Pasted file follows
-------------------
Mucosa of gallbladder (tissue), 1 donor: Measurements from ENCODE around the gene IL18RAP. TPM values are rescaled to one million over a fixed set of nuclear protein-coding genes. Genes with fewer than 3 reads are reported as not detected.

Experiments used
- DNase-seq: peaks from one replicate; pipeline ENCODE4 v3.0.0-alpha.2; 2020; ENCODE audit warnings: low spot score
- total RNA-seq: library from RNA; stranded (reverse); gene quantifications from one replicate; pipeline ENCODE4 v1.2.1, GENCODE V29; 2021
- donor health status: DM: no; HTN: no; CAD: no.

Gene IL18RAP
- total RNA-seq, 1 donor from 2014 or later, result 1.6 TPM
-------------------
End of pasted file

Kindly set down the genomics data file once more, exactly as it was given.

Mucosa of gallbladder (tissue), 1 donor: Measurements from ENCODE around the gene IL18RAP. TPM values are rescaled to one million over a fixed set of nuclear protein-coding genes. Genes with fewer than 3 reads are reported as not detected.

Experiments used
- DNase-seq: peaks from one replicate; pipeline ENCODE4 v3.0.0-alpha.2; 2020; ENCODE audit warnings: low spot score
- total RNA-seq: library from RNA; stranded (reverse); gene quantifications from one replicate; pipeline ENCODE4 v1.2.1, GENCODE V29; 2021
- donor health status: DM: no; HTN: no; CAD: no.

Gene IL18RAP
- total RNA-seq, 1 donor from 2014 or later, result 1.6 TPM